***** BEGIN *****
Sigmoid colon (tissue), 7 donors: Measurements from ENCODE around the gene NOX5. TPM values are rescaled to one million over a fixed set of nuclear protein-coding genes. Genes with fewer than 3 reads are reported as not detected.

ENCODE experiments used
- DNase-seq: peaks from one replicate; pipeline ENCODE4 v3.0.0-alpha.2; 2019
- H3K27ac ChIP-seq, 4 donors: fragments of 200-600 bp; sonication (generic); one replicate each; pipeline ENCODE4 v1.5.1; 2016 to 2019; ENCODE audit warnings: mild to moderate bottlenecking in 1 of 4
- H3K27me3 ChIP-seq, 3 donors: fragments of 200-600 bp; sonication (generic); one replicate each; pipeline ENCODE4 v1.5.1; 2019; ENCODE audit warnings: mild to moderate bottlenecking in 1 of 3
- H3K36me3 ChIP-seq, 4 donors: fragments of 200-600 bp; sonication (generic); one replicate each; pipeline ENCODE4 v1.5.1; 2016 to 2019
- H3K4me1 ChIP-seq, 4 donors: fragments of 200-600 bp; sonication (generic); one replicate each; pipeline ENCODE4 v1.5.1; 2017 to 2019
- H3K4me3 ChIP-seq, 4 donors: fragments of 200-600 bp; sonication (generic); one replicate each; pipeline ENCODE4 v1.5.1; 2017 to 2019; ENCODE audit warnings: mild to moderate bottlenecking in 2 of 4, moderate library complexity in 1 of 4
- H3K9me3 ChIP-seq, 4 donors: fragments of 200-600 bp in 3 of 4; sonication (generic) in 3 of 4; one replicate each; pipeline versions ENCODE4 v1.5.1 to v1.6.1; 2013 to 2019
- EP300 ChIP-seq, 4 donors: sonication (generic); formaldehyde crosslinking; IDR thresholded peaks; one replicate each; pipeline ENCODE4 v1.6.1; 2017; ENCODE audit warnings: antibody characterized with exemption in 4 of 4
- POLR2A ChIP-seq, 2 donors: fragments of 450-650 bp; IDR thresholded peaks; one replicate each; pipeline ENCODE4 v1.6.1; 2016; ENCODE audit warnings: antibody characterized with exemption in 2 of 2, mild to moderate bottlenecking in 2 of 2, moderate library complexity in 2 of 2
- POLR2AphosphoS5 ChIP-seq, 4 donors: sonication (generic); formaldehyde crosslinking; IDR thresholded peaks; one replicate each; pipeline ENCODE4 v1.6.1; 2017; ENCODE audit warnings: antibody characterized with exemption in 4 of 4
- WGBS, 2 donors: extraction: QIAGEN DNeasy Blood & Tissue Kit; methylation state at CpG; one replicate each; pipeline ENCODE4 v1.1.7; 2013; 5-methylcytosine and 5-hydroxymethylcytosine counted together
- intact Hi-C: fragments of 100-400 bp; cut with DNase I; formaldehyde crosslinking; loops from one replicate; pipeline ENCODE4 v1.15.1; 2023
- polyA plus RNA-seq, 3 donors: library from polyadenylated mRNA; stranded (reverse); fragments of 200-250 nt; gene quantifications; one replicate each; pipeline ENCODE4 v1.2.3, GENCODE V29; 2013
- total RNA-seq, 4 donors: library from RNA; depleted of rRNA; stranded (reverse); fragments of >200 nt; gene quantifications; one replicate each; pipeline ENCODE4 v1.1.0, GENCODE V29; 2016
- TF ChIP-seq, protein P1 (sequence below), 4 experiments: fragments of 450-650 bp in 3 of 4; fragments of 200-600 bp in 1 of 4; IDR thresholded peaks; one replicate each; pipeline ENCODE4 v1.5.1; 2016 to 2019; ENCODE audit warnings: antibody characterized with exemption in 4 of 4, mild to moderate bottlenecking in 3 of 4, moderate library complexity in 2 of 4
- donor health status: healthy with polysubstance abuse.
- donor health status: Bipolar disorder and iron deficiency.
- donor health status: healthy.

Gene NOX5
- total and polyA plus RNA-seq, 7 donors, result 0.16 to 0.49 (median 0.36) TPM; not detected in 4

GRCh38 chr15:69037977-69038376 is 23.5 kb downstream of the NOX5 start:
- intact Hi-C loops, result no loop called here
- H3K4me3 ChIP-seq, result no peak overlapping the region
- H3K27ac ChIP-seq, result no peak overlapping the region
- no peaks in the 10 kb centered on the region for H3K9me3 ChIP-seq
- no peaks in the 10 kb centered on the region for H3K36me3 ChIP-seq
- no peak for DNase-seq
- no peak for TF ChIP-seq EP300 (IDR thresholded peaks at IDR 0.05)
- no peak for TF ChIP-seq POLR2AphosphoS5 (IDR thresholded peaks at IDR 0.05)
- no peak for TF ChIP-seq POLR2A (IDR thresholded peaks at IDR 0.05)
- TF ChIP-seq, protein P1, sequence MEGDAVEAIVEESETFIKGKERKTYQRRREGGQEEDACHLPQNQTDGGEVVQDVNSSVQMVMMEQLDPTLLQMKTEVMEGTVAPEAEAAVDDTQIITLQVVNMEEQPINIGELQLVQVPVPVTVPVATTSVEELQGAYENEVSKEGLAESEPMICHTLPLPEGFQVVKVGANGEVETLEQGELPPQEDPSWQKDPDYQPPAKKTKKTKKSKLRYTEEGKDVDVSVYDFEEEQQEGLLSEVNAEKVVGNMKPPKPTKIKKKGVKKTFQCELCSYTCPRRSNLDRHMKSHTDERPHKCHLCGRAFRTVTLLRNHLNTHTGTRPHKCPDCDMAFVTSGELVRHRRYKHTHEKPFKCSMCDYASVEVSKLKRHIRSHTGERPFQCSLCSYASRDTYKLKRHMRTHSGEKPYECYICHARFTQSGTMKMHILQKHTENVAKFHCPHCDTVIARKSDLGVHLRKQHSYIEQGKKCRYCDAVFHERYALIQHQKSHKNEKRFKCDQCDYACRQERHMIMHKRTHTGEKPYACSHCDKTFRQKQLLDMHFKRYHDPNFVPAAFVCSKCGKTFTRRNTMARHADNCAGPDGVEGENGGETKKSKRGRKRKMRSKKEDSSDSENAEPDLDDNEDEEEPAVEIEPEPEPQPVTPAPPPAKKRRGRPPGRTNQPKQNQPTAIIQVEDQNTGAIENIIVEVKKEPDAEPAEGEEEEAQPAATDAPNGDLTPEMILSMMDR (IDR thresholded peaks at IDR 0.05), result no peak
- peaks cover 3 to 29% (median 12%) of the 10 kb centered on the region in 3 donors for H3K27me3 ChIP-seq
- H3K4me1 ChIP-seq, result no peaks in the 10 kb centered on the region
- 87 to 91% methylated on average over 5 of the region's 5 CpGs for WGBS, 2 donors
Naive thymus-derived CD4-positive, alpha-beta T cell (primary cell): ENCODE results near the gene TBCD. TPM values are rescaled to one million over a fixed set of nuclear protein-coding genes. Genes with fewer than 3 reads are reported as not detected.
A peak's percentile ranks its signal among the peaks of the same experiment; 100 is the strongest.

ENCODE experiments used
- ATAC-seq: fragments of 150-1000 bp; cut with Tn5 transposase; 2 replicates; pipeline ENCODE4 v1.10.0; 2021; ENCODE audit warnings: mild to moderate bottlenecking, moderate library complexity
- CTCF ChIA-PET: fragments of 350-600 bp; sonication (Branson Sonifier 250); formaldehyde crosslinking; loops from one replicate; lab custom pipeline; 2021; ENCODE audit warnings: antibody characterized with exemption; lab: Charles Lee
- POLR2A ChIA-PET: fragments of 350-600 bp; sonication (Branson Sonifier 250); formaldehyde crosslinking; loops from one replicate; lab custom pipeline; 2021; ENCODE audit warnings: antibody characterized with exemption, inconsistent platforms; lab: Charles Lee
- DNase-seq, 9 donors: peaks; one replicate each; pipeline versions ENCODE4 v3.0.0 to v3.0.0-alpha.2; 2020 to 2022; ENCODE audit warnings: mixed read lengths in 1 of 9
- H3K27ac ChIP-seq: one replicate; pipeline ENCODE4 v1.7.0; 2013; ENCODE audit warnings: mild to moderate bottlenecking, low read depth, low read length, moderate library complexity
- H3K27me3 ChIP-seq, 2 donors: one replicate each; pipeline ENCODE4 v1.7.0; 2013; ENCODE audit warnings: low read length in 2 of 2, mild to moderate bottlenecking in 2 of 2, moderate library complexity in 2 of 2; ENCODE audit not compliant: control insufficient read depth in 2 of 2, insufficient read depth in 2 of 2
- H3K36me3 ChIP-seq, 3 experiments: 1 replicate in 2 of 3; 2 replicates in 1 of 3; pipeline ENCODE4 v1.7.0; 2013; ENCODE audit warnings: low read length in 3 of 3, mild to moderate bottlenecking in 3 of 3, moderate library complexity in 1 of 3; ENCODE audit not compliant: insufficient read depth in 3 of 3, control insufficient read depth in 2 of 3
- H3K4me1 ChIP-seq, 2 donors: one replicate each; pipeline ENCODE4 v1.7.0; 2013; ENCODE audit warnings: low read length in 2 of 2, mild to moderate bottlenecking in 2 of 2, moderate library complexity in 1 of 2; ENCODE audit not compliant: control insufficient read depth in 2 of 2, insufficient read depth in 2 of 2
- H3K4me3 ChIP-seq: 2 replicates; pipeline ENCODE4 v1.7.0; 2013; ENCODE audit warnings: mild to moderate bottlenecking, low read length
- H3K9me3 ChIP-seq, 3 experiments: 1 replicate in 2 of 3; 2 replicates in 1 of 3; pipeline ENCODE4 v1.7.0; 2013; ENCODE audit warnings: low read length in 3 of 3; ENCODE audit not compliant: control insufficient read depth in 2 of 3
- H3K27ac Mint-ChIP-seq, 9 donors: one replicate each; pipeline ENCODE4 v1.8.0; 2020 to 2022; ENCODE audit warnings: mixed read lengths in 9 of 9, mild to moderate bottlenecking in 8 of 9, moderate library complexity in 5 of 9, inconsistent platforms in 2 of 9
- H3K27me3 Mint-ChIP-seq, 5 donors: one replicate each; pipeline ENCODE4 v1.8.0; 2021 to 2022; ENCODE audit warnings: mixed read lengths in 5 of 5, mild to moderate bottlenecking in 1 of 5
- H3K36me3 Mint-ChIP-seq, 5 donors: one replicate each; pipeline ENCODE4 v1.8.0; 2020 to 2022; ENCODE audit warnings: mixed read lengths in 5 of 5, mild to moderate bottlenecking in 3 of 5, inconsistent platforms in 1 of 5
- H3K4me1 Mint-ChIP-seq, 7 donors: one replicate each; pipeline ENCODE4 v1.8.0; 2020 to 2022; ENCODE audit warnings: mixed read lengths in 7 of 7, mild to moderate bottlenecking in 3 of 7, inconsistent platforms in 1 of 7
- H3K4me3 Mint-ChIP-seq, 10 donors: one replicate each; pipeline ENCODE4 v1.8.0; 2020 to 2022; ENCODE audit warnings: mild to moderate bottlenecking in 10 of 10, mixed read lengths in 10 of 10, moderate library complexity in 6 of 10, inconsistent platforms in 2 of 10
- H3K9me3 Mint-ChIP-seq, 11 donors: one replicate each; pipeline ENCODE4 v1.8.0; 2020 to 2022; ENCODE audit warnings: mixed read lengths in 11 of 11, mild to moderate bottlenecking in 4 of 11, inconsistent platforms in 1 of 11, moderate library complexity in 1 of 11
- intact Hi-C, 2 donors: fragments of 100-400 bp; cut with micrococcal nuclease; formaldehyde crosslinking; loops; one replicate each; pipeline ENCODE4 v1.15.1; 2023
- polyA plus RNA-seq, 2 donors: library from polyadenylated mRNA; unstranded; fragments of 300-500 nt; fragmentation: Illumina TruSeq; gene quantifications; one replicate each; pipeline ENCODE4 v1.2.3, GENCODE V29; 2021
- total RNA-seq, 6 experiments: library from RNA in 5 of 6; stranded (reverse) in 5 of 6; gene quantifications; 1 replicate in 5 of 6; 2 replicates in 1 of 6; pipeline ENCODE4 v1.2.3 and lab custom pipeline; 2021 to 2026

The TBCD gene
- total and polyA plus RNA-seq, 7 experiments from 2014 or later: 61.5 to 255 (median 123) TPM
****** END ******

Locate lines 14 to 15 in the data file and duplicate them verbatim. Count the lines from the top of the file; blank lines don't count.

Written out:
- intact Hi-C: fragments of 100-400 bp; cut with DNase I; formaldehyde crosslinking; loops from one replicate; pipeline ENCODE4 v1.15.1; 2023
- polyA plus RNA-seq, 3 donors: library from polyadenylated mRNA; stranded (reverse); fragments of 200-250 nt; gene quantifications; one replicate each; pipeline ENCODE4 v1.2.3, GENCODE V29; 2013